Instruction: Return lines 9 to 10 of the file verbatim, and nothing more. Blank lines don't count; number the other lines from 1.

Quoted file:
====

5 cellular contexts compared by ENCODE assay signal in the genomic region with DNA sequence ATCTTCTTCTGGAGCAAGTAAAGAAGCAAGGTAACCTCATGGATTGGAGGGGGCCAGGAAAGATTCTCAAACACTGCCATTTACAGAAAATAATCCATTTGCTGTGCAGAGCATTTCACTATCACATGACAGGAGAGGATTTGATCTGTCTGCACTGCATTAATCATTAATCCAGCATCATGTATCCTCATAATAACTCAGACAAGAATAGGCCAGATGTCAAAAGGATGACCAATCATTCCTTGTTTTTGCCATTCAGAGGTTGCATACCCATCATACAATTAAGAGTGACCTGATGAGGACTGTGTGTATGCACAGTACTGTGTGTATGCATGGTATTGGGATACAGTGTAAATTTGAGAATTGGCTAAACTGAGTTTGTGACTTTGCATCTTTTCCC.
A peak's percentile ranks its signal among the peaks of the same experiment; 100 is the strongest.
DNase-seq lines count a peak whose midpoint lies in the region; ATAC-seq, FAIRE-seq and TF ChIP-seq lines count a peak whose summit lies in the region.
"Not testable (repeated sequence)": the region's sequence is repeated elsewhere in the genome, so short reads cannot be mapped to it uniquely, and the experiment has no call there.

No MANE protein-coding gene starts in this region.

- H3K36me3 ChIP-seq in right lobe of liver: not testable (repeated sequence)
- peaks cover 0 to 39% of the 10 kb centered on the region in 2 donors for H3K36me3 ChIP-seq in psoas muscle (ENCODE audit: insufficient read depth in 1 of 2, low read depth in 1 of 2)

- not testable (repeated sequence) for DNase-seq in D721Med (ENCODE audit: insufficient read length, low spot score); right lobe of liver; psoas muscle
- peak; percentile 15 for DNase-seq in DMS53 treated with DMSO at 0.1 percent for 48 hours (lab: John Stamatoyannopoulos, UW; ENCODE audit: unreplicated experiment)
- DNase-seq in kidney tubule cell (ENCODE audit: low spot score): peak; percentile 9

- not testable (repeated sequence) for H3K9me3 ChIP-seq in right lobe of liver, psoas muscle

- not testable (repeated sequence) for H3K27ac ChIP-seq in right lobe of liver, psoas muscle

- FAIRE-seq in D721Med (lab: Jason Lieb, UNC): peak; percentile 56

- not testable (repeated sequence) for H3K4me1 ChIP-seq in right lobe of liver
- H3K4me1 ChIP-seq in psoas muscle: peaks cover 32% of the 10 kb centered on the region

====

- peak; percentile 15 for DNase-seq in DMS53 treated with DMSO at 0.1 percent for 48 hours (lab: John Stamatoyannopoulos, UW; ENCODE audit: unreplicated experiment)
- DNase-seq in kidney tubule cell (ENCODE audit: low spot score): peak; percentile 9